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Compounded medicines and good manufacturing practice (GMP)
Guide to the interpretation of the PIC/S Guide to GMP for compounded medicinal products
Interpretation - documentation - chapter 4
|Record retention periods||4.9||
Records relating to the preparation of the dosage should be kept for at least 1 year after expiry date.
Records relating to personnel training, equipment, validation, risk assessments etc., should be kept for the period they are in use (lifetime) or 1 year after the expiry of medicines to which these records relate, (whichever is the longer period)
|Starting material specifications||4.11||
Each starting material should be supported by a specification identifying the key requirements, as per clause 4.11.
However, for starting materials that are registered therapeutic goods a specification identifying the key requirements, including (as a minimum) the following should be available:
Where registered goods are used, inclusion of a photo is encouraged as a means to assist the identification of the item being received and approved for use.
Where starting materials consist of APIs and excipients, e.g. clinical trial manufacture, full compliance with GMP requirements for management of raw materials and suppliers would be expected (Chapter 5 and Annexes 8 & 13).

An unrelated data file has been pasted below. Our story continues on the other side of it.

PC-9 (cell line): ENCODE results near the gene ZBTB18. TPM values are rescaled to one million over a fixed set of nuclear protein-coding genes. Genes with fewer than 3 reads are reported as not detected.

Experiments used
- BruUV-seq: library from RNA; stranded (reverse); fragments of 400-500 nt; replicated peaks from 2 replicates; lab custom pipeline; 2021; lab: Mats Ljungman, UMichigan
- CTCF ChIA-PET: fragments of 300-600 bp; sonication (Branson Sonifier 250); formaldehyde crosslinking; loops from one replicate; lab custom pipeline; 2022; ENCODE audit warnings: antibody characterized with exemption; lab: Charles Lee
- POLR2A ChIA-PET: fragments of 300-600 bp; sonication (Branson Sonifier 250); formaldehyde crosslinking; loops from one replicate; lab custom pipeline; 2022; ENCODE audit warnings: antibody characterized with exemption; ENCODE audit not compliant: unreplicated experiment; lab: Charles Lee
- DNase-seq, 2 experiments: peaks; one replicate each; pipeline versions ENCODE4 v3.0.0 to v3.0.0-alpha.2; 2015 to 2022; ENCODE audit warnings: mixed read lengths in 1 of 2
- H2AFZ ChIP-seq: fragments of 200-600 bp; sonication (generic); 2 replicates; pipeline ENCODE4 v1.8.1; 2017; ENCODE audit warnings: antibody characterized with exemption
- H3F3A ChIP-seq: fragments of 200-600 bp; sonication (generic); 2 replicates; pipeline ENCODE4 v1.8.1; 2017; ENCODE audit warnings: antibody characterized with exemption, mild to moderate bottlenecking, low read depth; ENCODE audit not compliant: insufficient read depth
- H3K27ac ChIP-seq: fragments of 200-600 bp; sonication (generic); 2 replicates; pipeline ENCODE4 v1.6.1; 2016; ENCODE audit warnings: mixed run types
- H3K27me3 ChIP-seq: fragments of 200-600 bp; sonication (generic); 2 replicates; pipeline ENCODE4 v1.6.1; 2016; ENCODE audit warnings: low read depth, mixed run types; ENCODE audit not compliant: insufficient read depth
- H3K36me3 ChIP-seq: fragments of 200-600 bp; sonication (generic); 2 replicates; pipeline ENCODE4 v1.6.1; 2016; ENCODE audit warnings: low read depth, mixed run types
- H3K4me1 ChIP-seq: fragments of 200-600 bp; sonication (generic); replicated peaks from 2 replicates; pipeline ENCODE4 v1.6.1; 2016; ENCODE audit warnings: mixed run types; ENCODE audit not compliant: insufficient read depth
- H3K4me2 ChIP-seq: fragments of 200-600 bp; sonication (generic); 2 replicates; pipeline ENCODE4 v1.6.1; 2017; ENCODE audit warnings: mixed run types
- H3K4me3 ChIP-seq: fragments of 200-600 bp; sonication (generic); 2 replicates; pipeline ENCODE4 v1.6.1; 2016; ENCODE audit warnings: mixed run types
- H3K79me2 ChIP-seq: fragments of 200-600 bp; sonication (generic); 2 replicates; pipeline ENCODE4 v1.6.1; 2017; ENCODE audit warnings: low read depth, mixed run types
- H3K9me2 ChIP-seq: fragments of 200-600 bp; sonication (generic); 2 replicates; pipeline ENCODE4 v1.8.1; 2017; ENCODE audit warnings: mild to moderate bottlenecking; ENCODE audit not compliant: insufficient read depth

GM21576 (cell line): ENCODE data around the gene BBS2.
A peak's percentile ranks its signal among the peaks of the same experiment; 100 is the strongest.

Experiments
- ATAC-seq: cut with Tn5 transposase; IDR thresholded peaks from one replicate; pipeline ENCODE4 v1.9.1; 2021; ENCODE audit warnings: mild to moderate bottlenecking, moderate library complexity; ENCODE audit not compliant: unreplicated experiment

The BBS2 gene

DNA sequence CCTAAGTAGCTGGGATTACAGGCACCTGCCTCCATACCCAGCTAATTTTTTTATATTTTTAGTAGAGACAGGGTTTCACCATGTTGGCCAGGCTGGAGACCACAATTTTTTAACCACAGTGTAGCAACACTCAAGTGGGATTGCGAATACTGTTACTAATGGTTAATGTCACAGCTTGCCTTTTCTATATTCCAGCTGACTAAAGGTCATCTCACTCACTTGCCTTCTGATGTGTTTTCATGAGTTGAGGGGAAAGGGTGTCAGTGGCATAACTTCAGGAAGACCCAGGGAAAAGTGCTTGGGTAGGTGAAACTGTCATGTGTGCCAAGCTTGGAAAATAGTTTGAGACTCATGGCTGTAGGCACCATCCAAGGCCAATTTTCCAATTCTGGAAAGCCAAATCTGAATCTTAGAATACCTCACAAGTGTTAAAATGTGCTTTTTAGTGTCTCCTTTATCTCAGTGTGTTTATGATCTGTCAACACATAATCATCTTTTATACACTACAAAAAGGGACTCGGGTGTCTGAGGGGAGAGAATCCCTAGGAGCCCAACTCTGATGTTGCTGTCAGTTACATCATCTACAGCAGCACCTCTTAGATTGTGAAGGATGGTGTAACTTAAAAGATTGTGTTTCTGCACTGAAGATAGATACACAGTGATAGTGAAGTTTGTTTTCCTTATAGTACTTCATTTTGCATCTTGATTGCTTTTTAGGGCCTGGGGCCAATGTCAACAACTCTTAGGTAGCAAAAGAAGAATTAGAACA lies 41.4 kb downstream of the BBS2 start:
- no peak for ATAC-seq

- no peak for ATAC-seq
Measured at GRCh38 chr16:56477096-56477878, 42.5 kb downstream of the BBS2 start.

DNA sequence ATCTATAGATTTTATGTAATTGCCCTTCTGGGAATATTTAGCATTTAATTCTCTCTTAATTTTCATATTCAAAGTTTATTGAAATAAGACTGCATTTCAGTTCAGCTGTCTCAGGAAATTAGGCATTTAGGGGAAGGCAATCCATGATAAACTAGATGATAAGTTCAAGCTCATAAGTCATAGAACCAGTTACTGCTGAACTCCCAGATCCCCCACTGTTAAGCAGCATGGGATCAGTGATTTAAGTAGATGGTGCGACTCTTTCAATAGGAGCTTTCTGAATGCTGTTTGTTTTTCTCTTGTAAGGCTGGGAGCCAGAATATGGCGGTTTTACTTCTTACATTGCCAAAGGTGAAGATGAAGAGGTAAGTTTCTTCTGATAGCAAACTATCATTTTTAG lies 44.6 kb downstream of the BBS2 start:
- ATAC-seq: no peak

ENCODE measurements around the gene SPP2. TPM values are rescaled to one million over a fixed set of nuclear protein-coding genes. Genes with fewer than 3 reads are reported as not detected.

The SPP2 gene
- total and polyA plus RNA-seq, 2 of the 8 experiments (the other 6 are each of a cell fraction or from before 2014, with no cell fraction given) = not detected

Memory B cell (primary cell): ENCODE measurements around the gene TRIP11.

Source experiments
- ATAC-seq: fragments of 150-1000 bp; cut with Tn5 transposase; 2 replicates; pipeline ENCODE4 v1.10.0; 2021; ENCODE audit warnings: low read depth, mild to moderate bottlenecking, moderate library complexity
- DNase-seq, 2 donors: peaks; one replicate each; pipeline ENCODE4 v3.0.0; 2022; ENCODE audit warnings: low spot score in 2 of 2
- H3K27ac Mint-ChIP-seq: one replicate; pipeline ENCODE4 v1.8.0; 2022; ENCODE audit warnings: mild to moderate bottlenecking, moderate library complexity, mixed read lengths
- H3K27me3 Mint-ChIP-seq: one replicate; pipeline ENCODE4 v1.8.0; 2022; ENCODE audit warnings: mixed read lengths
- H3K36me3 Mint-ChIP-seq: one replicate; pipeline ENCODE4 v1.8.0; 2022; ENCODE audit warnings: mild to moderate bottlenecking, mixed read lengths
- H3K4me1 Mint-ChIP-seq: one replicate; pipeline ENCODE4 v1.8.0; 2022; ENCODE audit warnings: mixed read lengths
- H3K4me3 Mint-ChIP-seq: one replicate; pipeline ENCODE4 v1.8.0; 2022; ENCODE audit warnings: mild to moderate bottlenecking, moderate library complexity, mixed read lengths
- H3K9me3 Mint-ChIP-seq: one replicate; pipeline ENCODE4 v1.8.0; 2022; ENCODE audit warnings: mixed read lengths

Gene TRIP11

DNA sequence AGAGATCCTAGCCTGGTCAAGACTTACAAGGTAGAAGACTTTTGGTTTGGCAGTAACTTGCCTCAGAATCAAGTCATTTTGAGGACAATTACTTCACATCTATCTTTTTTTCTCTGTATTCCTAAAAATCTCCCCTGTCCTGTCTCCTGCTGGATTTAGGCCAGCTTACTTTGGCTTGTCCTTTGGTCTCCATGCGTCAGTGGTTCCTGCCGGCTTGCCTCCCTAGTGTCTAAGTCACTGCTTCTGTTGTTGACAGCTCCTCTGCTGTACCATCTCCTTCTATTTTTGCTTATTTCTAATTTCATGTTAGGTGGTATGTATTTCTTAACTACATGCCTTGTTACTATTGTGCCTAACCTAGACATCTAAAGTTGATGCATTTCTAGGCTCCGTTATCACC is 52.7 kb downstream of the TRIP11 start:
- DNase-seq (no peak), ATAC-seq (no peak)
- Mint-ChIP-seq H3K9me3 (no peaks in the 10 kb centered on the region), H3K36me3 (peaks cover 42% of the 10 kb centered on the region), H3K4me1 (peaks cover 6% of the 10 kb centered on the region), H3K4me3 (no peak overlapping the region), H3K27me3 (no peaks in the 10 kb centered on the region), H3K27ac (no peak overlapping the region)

Manufacturers should also have a complete knowledge of the supply chain for each starting material.
|Finished product specifications||4.13||
Compounded medicines are not exempt from meeting the quality standards set out in the Therapeutic Goods Act 1989.
The finished product specifications for compounded medicines should reflect the relevant monographs from the BP/EP or USP, including relevant standards on microbial quality.
For BP/EP: Compliance with the general monographs applicable to the dosage form is expected, e.g. Tablets, Parenteral Preparations, Unlicensed Medicines. In addition, compliance with any specific monographs for the formulated preparation is expected.
For USP: Compliance with the relevant general monographs applicable to the dosage form, e.g. Injections, is expected. In addition, compliance with any specific monographs for the formulated preparation is expected.
Individual monographs are intended to apply throughout the period for which the formulation is expected to be satisfactory for use.
The batch record may fulfil the requirement of a finished product specification in some circumstances.
Where product release requires the results from prospective testing, this should be clearly defined.
|Batch and packaging instructions and records||4.14 - 4.18||
The requirements of the PIC/S Guide to GMP still apply, although it is common for these to be included in one concise document.
All items which are part of the final pack should be included in the Bill of Materials (BOM) with their batch number. Where a separate BOM is not used, these items should be listed on the batch record.